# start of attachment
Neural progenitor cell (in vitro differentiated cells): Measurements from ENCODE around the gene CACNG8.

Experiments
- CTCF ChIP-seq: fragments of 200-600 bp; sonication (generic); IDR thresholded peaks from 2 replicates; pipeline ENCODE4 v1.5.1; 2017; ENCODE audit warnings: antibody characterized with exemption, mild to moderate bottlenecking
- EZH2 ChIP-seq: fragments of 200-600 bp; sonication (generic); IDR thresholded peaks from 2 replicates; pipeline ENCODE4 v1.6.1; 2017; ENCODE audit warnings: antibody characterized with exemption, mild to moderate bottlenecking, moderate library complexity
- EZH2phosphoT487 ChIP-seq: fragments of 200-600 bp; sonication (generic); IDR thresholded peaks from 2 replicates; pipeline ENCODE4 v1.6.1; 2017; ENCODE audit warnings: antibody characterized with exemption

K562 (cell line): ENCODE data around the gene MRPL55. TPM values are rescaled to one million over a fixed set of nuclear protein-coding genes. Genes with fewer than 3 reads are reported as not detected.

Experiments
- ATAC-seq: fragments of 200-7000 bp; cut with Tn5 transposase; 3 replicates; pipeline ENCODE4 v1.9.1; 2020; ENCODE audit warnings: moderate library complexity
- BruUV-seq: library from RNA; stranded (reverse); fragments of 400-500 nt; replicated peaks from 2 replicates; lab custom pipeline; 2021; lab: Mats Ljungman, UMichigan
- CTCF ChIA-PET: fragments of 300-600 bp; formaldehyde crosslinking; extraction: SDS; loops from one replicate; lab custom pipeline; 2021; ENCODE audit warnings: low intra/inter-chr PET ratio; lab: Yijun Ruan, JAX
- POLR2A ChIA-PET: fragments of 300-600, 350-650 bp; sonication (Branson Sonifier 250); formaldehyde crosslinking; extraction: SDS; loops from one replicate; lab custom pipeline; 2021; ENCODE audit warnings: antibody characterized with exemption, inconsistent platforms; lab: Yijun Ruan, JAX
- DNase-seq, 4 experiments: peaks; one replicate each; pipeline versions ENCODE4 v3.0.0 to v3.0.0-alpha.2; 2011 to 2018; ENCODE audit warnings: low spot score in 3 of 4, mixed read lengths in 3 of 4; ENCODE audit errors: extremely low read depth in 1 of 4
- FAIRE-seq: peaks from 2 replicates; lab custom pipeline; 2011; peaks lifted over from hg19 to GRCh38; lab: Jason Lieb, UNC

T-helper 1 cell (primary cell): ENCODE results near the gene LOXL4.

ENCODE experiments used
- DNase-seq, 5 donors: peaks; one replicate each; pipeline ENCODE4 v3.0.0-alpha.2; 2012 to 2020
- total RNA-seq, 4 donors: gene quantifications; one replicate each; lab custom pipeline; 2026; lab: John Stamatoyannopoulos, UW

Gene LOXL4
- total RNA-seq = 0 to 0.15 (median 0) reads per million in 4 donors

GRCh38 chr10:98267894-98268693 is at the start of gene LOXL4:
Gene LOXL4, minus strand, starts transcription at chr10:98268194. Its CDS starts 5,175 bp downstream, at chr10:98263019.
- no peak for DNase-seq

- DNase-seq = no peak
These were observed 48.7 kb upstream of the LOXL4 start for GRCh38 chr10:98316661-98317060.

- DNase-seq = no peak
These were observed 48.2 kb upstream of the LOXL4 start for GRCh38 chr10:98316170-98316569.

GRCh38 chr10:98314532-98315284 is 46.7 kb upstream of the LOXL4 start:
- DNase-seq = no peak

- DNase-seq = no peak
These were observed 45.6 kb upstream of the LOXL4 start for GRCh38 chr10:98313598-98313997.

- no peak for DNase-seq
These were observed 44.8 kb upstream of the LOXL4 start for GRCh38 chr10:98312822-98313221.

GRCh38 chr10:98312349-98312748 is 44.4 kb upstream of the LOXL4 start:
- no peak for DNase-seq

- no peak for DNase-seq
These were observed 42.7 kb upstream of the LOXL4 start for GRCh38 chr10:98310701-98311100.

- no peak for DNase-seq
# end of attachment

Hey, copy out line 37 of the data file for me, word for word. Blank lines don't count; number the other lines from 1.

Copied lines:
- no peak for DNase-seq